Microsoft's fiscal third-quarter revenue climbed 13 per cent from a year ago, to $US7.25 billion, helped along by what it said were brisk sales of its recently launched Windows XP operating system. But the results fell short of what financial analysts had been expecting.
Net income for the period, to March 31, was $US2.74 billion, including an $847 million after-tax gain from the sale of its Expedia online travel subsidiary and an $806 million after-tax charge related to investments. That's an improvement on the $2.45 billion in net income reported in the same quarter a year ago.
Earnings per share came in at $0.49, including a $0.15 gain on the Expedia sale and a charge of $0.14 for the investment impairments. Earnings per share last year chimed in at $0.44.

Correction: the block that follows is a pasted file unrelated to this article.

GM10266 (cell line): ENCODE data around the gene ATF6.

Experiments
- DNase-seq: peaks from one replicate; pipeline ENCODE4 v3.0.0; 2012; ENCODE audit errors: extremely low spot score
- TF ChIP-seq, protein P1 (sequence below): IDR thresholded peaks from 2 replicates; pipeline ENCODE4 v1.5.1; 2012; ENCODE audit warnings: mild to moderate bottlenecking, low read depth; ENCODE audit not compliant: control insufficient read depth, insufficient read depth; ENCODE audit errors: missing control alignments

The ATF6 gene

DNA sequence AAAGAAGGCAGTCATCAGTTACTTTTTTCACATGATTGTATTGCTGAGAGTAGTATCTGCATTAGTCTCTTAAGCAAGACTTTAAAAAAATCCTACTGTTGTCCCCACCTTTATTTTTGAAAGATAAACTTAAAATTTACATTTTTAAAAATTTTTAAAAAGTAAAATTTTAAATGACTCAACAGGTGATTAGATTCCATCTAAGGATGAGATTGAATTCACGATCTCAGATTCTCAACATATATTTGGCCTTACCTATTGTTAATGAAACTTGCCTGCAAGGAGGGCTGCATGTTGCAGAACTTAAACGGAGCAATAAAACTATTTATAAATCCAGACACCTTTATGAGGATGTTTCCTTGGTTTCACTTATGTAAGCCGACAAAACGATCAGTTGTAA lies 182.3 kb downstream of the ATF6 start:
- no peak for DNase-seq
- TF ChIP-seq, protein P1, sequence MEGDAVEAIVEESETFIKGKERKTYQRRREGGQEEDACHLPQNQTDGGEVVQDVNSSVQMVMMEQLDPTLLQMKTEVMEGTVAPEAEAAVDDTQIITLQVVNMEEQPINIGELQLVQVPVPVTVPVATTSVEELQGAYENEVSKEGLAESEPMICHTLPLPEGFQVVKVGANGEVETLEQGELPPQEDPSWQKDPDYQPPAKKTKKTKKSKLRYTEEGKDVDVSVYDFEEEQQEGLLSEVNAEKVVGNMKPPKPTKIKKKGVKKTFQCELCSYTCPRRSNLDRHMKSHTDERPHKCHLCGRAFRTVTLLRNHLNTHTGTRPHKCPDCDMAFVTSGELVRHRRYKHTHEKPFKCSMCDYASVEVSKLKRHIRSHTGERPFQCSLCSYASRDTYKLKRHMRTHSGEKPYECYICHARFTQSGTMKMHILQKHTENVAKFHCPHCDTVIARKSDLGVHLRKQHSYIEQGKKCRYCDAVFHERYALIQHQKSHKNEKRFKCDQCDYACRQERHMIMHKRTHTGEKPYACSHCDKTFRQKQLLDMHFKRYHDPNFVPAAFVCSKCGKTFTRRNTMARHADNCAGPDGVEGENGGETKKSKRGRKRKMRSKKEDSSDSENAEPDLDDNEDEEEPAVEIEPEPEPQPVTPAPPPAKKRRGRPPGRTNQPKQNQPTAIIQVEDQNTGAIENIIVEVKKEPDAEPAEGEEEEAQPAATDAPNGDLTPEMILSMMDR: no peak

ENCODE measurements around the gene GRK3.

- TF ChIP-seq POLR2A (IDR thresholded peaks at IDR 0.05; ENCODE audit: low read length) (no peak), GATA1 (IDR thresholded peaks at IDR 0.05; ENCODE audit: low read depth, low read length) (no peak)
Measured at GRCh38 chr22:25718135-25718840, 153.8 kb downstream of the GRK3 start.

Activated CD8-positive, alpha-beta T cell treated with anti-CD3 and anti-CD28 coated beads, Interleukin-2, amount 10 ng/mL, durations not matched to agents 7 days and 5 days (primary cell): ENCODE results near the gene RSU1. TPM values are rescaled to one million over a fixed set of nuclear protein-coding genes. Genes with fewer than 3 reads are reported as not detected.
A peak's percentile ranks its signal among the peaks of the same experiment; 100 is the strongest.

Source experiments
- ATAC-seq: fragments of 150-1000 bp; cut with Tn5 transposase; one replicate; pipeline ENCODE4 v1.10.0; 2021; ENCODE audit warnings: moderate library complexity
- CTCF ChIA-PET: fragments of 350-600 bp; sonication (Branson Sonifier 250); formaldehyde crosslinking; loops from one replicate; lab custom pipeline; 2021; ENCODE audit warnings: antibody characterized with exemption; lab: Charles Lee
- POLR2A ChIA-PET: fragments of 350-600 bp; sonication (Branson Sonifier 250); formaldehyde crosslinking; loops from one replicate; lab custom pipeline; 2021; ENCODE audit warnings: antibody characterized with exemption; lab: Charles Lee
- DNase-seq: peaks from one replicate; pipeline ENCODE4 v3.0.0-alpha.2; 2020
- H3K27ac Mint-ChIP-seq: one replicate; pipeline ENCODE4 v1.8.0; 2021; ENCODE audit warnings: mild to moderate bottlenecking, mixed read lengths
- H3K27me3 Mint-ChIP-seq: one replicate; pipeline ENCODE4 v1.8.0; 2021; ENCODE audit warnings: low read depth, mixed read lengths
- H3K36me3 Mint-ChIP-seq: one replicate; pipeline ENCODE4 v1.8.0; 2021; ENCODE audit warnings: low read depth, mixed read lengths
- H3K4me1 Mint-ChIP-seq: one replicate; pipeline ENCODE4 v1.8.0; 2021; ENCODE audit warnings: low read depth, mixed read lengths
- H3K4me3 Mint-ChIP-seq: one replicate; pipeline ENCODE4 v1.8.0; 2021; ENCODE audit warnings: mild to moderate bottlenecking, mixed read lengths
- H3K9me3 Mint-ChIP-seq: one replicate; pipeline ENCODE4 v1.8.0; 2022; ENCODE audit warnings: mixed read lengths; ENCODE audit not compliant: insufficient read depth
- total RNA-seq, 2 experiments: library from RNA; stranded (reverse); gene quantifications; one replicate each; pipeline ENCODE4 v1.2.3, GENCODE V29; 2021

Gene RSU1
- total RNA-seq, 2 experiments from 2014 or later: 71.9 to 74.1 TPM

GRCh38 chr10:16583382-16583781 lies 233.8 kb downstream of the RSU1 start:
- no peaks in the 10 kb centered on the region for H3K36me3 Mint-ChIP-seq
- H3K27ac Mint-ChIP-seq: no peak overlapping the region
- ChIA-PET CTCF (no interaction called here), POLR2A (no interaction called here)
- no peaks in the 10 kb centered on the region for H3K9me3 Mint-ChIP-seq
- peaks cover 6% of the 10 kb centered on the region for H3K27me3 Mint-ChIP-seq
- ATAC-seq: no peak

Windows XP shipped on nearly 60 per cent of all new PCs sold during the quarter, marking a faster penetration rate than any of Microsoft's previous operating systems, the company said. That helped drive revenue growth of 11 per cent from what Microsoft calls its desktop platforms products.
John Connors, Microsoft's chief financial officer, described the revenue growth as solid and said operating results exceeded the company's expectations.
The figures still fell short of expectations, however. On average, financial analysts had been looking for revenue of $7.34 billion and earnings of $0.51 per share, according to Thomson Financial/First Call.
"While we look forward to slightly improved PC growth rates for the next quarter, our expectations for enterprise IT spending levels continue to be quite modest,'' Connors said.
Microsoft shares on the Nasdaq closed at $56.37 ahead of the results, down 0.46 per cent on the day. In the after-hours markets, the stock quickly sank almost $4, to $52.72.